Ancient Rome’s longest epic.
Silius Italicus (T. Catius, AD 25–101), was consul in 68 and governor of the province of Asia in 69; he sought no further office but lived thereafter on his estates as a literary man and collector. He revered the work of Cicero, whose Tusculan villa he owned, and that of Virgil, whose tomb at Naples he likewise owned and near which he lived. His epic Punica, in seventeen books, on the second War with Carthage (218–202 BC), is based for facts largely on Livy’s account. Conceived as a contrast between two great nations (and their supporting gods), championed by the two great heroes Scipio and Hannibal, his poem is written in pure Latin and smooth verse filled throughout with echoes of Virgil above all (and other poets); it exploits with easy grace, but little genius, all the devices and techniques of traditional Latin epic.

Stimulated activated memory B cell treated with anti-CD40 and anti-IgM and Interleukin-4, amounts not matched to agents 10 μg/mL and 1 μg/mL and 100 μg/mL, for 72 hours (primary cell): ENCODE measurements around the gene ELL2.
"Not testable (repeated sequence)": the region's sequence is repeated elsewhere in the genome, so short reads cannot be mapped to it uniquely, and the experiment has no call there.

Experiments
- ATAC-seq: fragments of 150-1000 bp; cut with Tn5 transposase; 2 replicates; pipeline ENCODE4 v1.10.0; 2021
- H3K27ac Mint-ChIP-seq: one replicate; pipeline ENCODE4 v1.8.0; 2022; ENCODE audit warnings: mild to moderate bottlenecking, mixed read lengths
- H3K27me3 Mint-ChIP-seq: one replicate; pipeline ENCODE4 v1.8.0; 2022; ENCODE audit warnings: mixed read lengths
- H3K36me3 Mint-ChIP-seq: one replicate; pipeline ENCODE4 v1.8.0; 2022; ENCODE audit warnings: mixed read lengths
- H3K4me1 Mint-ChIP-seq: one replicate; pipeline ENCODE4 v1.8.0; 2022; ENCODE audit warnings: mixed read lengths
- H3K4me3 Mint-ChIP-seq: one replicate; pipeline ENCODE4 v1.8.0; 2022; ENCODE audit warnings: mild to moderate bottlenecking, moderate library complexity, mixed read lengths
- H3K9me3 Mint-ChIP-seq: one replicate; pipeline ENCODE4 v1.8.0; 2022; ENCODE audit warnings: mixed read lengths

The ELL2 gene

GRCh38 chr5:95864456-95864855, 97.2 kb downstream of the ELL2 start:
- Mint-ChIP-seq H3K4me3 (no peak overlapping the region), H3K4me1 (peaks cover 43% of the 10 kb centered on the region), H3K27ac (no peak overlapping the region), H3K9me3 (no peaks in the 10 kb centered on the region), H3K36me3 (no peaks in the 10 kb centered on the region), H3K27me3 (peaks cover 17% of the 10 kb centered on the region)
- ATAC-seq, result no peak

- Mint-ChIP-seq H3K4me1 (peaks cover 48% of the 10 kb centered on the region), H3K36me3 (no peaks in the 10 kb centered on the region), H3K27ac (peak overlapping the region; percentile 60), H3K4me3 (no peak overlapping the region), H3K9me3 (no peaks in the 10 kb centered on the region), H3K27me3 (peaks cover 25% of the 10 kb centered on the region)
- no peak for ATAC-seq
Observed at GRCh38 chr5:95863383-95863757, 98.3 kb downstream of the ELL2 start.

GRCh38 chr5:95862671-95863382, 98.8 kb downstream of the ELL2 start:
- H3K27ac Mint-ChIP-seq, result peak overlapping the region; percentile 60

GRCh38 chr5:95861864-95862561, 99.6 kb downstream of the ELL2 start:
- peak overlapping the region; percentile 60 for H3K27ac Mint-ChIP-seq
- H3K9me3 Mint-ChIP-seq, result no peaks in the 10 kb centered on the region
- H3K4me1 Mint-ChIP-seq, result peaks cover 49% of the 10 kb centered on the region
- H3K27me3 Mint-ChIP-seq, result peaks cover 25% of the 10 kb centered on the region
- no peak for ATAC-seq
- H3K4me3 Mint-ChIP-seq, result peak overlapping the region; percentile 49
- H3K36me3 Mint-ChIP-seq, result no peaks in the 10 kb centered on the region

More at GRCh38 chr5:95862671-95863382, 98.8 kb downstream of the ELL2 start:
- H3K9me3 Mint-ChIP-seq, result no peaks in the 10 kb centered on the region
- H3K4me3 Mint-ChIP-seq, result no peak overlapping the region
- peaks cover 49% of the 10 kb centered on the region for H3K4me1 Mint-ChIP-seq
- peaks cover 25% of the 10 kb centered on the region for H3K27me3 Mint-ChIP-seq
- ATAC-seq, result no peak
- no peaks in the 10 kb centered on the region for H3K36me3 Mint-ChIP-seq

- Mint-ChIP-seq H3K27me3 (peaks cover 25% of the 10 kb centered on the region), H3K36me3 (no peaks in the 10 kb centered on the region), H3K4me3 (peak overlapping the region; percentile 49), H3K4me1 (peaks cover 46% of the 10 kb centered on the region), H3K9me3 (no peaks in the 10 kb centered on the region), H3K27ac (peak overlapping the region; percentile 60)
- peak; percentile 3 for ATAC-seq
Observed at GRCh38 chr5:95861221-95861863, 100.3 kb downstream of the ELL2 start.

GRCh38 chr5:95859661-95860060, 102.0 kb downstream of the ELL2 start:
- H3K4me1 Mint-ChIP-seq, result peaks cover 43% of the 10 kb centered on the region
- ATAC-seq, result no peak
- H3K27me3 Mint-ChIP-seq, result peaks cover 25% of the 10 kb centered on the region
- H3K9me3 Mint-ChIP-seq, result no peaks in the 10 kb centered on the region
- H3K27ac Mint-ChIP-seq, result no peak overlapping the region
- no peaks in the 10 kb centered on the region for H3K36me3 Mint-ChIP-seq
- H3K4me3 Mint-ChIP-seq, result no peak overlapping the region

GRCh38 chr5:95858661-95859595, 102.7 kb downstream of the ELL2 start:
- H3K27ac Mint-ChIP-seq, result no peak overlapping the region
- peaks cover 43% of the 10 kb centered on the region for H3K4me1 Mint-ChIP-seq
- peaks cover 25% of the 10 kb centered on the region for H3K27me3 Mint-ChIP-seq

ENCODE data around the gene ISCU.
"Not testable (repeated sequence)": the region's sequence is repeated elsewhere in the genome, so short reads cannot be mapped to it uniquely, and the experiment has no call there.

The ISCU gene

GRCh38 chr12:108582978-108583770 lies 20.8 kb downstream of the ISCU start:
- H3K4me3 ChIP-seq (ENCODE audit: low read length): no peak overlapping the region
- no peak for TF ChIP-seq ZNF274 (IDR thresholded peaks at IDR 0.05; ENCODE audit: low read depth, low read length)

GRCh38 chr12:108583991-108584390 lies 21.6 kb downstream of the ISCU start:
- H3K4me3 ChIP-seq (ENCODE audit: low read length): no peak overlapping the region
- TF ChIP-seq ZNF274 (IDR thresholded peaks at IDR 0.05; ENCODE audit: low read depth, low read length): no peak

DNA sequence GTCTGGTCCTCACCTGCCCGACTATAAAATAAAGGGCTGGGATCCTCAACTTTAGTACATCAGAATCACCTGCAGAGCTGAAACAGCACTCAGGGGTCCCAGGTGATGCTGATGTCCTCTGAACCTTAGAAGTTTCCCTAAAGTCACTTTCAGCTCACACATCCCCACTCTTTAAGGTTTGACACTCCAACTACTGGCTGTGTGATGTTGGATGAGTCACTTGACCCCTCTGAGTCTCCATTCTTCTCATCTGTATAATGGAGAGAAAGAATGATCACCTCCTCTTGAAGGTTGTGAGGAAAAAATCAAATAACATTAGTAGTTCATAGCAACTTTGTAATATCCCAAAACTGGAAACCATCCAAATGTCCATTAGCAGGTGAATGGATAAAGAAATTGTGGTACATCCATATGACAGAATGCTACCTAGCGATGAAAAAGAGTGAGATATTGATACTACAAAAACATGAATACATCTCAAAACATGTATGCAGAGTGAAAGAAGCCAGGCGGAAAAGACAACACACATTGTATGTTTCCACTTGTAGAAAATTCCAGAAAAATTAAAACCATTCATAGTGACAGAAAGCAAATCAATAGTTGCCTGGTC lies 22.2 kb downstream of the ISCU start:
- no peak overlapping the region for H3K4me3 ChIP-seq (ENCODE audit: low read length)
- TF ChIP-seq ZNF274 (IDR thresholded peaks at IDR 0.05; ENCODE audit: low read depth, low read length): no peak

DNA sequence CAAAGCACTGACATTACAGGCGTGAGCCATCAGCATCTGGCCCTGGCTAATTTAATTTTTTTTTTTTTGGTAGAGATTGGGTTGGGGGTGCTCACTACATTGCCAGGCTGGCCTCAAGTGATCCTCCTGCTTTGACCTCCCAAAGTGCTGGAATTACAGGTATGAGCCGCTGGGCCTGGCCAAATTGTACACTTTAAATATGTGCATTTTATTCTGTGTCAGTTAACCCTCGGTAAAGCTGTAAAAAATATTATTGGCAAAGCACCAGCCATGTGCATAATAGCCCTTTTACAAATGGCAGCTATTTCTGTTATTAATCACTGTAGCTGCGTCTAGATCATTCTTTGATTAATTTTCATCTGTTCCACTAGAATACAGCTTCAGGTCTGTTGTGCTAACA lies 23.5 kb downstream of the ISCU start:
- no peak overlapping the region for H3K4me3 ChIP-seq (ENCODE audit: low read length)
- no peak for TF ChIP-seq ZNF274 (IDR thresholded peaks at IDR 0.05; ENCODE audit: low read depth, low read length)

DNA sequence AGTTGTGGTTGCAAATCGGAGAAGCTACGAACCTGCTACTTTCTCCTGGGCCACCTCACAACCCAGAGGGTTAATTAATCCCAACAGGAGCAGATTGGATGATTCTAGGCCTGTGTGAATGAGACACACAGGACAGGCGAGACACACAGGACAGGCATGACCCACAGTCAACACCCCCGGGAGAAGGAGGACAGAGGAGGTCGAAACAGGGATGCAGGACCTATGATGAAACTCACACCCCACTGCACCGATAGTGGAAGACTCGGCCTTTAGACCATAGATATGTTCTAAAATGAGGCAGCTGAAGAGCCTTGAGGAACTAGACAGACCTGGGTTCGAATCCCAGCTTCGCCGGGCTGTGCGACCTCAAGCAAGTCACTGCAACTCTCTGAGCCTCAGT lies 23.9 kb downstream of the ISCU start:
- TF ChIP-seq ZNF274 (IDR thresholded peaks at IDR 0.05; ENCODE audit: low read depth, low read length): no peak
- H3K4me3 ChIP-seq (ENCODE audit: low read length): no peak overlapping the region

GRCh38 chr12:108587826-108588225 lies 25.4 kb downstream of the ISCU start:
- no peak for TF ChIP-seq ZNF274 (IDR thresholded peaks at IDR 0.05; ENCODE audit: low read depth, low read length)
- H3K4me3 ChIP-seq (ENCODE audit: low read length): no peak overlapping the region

The Loeb Classical Library edition of Silius Italicus is in two volumes.
- 464 pages
- 4-1/4 x 6-3/8 inches
- Harvard University Press
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